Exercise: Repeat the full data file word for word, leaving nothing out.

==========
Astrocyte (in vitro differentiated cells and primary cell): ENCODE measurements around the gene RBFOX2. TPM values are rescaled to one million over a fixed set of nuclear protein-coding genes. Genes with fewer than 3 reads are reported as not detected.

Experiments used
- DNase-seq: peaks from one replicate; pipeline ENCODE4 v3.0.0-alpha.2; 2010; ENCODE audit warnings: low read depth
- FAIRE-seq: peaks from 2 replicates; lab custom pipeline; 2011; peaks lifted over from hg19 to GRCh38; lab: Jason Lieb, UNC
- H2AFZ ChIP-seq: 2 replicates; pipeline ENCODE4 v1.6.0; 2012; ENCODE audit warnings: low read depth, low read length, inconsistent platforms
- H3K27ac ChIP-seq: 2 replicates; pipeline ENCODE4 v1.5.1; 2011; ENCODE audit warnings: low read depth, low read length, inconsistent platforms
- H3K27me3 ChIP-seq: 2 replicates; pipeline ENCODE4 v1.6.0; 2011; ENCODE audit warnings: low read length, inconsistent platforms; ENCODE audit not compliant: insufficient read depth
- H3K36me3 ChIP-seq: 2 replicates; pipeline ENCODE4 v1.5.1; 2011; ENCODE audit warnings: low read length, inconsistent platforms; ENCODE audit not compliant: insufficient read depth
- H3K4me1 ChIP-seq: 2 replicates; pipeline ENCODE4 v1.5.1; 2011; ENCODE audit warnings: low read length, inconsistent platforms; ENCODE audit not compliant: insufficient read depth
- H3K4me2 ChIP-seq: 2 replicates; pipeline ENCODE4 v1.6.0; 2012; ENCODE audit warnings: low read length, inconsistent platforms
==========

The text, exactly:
Astrocyte (in vitro differentiated cells and primary cell): ENCODE measurements around the gene RBFOX2. TPM values are rescaled to one million over a fixed set of nuclear protein-coding genes. Genes with fewer than 3 reads are reported as not detected.

Experiments used
- DNase-seq: peaks from one replicate; pipeline ENCODE4 v3.0.0-alpha.2; 2010; ENCODE audit warnings: low read depth
- FAIRE-seq: peaks from 2 replicates; lab custom pipeline; 2011; peaks lifted over from hg19 to GRCh38; lab: Jason Lieb, UNC
- H2AFZ ChIP-seq: 2 replicates; pipeline ENCODE4 v1.6.0; 2012; ENCODE audit warnings: low read depth, low read length, inconsistent platforms
- H3K27ac ChIP-seq: 2 replicates; pipeline ENCODE4 v1.5.1; 2011; ENCODE audit warnings: low read depth, low read length, inconsistent platforms
- H3K27me3 ChIP-seq: 2 replicates; pipeline ENCODE4 v1.6.0; 2011; ENCODE audit warnings: low read length, inconsistent platforms; ENCODE audit not compliant: insufficient read depth
- H3K36me3 ChIP-seq: 2 replicates; pipeline ENCODE4 v1.5.1; 2011; ENCODE audit warnings: low read length, inconsistent platforms; ENCODE audit not compliant: insufficient read depth
- H3K4me1 ChIP-seq: 2 replicates; pipeline ENCODE4 v1.5.1; 2011; ENCODE audit warnings: low read length, inconsistent platforms; ENCODE audit not compliant: insufficient read depth
- H3K4me2 ChIP-seq: 2 replicates; pipeline ENCODE4 v1.6.0; 2012; ENCODE audit warnings: low read length, inconsistent platforms